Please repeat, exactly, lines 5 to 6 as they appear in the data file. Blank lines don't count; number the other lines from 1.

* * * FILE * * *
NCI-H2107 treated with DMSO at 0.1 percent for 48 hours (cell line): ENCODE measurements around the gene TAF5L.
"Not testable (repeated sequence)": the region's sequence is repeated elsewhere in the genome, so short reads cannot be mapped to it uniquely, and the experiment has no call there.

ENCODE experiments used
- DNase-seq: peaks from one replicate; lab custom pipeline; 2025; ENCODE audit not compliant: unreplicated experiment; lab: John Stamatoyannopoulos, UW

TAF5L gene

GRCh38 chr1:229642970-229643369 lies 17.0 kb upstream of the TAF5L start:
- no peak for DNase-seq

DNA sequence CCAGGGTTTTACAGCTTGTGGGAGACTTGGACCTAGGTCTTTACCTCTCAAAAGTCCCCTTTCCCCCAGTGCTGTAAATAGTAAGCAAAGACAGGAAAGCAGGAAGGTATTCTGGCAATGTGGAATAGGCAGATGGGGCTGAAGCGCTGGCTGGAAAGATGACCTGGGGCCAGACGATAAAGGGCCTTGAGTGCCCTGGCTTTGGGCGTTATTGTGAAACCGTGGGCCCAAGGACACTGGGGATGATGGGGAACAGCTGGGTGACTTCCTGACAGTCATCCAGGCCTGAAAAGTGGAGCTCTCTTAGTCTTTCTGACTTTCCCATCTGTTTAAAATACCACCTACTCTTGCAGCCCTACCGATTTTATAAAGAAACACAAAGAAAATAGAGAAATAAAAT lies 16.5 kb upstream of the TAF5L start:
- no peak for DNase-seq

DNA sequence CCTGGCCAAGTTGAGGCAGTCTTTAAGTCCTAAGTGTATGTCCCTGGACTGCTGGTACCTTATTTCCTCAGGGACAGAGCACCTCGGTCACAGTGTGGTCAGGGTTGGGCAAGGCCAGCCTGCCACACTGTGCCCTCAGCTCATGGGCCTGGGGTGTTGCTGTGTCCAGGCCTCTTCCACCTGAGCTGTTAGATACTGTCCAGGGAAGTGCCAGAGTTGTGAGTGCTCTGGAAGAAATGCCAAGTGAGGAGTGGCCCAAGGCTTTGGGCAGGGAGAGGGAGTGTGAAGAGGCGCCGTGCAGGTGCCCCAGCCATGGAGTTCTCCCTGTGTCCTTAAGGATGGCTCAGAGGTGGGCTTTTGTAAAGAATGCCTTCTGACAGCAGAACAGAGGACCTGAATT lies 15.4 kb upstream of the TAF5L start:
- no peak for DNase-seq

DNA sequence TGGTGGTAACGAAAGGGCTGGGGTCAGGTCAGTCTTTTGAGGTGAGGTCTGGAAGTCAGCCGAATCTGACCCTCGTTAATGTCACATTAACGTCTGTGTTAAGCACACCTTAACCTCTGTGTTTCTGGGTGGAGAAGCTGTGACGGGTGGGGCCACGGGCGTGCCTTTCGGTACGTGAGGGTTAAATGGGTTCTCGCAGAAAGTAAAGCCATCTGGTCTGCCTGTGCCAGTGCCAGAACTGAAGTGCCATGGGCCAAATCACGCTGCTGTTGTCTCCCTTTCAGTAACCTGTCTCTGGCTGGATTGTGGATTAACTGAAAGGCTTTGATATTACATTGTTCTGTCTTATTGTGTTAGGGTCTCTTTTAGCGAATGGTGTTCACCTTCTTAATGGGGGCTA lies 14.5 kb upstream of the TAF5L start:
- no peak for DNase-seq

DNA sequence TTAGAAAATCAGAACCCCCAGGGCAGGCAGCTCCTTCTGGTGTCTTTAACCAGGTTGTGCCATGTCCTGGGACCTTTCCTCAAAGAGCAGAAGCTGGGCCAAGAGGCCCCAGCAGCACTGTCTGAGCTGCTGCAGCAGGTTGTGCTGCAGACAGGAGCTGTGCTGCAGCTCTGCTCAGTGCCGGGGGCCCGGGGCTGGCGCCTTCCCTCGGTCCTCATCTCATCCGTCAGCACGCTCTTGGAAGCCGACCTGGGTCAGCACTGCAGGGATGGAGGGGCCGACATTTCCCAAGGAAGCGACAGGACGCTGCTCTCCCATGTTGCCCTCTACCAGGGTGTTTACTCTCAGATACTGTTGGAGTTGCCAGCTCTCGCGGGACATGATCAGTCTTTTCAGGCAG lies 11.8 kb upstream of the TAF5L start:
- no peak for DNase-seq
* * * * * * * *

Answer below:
TAF5L gene

GRCh38 chr1:229642970-229643369 lies 17.0 kb upstream of the TAF5L start: